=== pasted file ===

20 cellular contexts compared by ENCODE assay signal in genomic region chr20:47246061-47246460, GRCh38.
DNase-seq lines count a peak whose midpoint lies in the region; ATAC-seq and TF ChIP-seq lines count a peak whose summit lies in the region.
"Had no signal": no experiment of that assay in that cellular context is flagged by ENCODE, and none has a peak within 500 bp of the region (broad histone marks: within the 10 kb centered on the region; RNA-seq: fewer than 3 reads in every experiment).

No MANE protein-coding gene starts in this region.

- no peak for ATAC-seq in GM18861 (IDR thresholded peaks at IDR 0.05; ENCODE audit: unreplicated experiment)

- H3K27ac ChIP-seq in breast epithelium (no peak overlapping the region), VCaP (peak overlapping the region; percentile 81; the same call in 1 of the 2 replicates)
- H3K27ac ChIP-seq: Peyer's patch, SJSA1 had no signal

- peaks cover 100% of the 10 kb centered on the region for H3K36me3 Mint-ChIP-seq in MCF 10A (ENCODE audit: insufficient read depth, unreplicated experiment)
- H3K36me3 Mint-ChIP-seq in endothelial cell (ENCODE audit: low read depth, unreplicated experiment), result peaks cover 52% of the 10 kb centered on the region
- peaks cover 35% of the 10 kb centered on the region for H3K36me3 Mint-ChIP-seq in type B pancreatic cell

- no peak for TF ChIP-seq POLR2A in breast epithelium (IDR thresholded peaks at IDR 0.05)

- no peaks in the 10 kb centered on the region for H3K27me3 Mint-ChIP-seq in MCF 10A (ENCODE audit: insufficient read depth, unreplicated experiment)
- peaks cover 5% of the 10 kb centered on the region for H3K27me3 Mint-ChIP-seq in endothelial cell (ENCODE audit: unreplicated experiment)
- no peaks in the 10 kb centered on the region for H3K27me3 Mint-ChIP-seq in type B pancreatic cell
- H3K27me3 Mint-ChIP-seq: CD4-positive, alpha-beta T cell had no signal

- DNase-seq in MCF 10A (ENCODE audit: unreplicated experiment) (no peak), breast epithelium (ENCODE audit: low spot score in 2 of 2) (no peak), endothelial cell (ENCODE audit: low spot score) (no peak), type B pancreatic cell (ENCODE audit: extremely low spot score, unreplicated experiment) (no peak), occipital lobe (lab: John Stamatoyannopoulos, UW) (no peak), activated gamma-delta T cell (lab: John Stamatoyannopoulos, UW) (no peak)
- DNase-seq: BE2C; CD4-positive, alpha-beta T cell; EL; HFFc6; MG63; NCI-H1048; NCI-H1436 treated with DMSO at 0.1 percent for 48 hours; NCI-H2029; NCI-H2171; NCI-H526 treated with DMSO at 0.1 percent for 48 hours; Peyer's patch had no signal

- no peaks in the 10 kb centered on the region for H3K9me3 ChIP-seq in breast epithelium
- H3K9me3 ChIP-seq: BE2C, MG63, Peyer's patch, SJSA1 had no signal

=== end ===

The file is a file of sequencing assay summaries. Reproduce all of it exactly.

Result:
20 cellular contexts compared by ENCODE assay signal in genomic region chr20:47246061-47246460, GRCh38.
DNase-seq lines count a peak whose midpoint lies in the region; ATAC-seq and TF ChIP-seq lines count a peak whose summit lies in the region.
"Had no signal": no experiment of that assay in that cellular context is flagged by ENCODE, and none has a peak within 500 bp of the region (broad histone marks: within the 10 kb centered on the region; RNA-seq: fewer than 3 reads in every experiment).

No MANE protein-coding gene starts in this region.

- no peak for ATAC-seq in GM18861 (IDR thresholded peaks at IDR 0.05; ENCODE audit: unreplicated experiment)

- H3K27ac ChIP-seq in breast epithelium (no peak overlapping the region), VCaP (peak overlapping the region; percentile 81; the same call in 1 of the 2 replicates)
- H3K27ac ChIP-seq: Peyer's patch, SJSA1 had no signal

- peaks cover 100% of the 10 kb centered on the region for H3K36me3 Mint-ChIP-seq in MCF 10A (ENCODE audit: insufficient read depth, unreplicated experiment)
- H3K36me3 Mint-ChIP-seq in endothelial cell (ENCODE audit: low read depth, unreplicated experiment), result peaks cover 52% of the 10 kb centered on the region
- peaks cover 35% of the 10 kb centered on the region for H3K36me3 Mint-ChIP-seq in type B pancreatic cell

- no peak for TF ChIP-seq POLR2A in breast epithelium (IDR thresholded peaks at IDR 0.05)

- no peaks in the 10 kb centered on the region for H3K27me3 Mint-ChIP-seq in MCF 10A (ENCODE audit: insufficient read depth, unreplicated experiment)
- peaks cover 5% of the 10 kb centered on the region for H3K27me3 Mint-ChIP-seq in endothelial cell (ENCODE audit: unreplicated experiment)
- no peaks in the 10 kb centered on the region for H3K27me3 Mint-ChIP-seq in type B pancreatic cell
- H3K27me3 Mint-ChIP-seq: CD4-positive, alpha-beta T cell had no signal

- DNase-seq in MCF 10A (ENCODE audit: unreplicated experiment) (no peak), breast epithelium (ENCODE audit: low spot score in 2 of 2) (no peak), endothelial cell (ENCODE audit: low spot score) (no peak), type B pancreatic cell (ENCODE audit: extremely low spot score, unreplicated experiment) (no peak), occipital lobe (lab: John Stamatoyannopoulos, UW) (no peak), activated gamma-delta T cell (lab: John Stamatoyannopoulos, UW) (no peak)
- DNase-seq: BE2C; CD4-positive, alpha-beta T cell; EL; HFFc6; MG63; NCI-H1048; NCI-H1436 treated with DMSO at 0.1 percent for 48 hours; NCI-H2029; NCI-H2171; NCI-H526 treated with DMSO at 0.1 percent for 48 hours; Peyer's patch had no signal

- no peaks in the 10 kb centered on the region for H3K9me3 ChIP-seq in breast epithelium
- H3K9me3 ChIP-seq: BE2C, MG63, Peyer's patch, SJSA1 had no signal